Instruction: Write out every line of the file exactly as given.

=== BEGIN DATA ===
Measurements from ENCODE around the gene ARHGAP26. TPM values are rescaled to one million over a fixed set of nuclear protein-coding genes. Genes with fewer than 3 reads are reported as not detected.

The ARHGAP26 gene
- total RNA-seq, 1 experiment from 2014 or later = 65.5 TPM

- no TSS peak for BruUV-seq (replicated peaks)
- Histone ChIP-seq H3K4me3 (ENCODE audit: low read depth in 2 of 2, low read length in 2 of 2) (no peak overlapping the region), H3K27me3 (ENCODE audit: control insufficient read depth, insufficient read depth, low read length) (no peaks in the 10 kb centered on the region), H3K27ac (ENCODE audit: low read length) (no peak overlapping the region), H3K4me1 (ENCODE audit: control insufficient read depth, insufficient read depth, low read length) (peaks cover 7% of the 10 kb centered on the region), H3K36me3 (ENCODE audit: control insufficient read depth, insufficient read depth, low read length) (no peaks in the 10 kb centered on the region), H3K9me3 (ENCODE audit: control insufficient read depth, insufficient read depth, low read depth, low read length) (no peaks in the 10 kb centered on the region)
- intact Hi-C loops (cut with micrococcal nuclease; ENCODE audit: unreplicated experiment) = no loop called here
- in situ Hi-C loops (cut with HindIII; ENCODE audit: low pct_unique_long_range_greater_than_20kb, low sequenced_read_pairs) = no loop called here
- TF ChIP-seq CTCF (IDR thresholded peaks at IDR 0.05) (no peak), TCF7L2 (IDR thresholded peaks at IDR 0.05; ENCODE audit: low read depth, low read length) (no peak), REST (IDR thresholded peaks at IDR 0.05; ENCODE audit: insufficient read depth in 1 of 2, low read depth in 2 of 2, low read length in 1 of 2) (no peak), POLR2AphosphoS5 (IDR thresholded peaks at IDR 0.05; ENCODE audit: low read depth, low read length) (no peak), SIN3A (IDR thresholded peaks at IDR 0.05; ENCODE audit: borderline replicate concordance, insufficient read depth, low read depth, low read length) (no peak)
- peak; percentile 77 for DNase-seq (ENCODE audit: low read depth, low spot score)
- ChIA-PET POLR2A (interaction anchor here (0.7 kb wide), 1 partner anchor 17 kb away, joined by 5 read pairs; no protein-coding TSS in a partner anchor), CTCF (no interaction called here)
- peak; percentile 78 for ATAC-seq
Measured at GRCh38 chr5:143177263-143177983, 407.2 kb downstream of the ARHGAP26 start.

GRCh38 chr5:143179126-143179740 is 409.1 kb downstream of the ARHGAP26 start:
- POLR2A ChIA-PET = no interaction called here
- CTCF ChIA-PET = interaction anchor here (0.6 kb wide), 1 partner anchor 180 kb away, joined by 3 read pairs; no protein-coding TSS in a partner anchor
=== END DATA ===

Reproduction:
Measurements from ENCODE around the gene ARHGAP26. TPM values are rescaled to one million over a fixed set of nuclear protein-coding genes. Genes with fewer than 3 reads are reported as not detected.

The ARHGAP26 gene
- total RNA-seq, 1 experiment from 2014 or later = 65.5 TPM

- no TSS peak for BruUV-seq (replicated peaks)
- Histone ChIP-seq H3K4me3 (ENCODE audit: low read depth in 2 of 2, low read length in 2 of 2) (no peak overlapping the region), H3K27me3 (ENCODE audit: control insufficient read depth, insufficient read depth, low read length) (no peaks in the 10 kb centered on the region), H3K27ac (ENCODE audit: low read length) (no peak overlapping the region), H3K4me1 (ENCODE audit: control insufficient read depth, insufficient read depth, low read length) (peaks cover 7% of the 10 kb centered on the region), H3K36me3 (ENCODE audit: control insufficient read depth, insufficient read depth, low read length) (no peaks in the 10 kb centered on the region), H3K9me3 (ENCODE audit: control insufficient read depth, insufficient read depth, low read depth, low read length) (no peaks in the 10 kb centered on the region)
- intact Hi-C loops (cut with micrococcal nuclease; ENCODE audit: unreplicated experiment) = no loop called here
- in situ Hi-C loops (cut with HindIII; ENCODE audit: low pct_unique_long_range_greater_than_20kb, low sequenced_read_pairs) = no loop called here
- TF ChIP-seq CTCF (IDR thresholded peaks at IDR 0.05) (no peak), TCF7L2 (IDR thresholded peaks at IDR 0.05; ENCODE audit: low read depth, low read length) (no peak), REST (IDR thresholded peaks at IDR 0.05; ENCODE audit: insufficient read depth in 1 of 2, low read depth in 2 of 2, low read length in 1 of 2) (no peak), POLR2AphosphoS5 (IDR thresholded peaks at IDR 0.05; ENCODE audit: low read depth, low read length) (no peak), SIN3A (IDR thresholded peaks at IDR 0.05; ENCODE audit: borderline replicate concordance, insufficient read depth, low read depth, low read length) (no peak)
- peak; percentile 77 for DNase-seq (ENCODE audit: low read depth, low spot score)
- ChIA-PET POLR2A (interaction anchor here (0.7 kb wide), 1 partner anchor 17 kb away, joined by 5 read pairs; no protein-coding TSS in a partner anchor), CTCF (no interaction called here)
- peak; percentile 78 for ATAC-seq
Measured at GRCh38 chr5:143177263-143177983, 407.2 kb downstream of the ARHGAP26 start.

GRCh38 chr5:143179126-143179740 is 409.1 kb downstream of the ARHGAP26 start:
- POLR2A ChIA-PET = no interaction called here
- CTCF ChIA-PET = interaction anchor here (0.6 kb wide), 1 partner anchor 180 kb away, joined by 3 read pairs; no protein-coding TSS in a partner anchor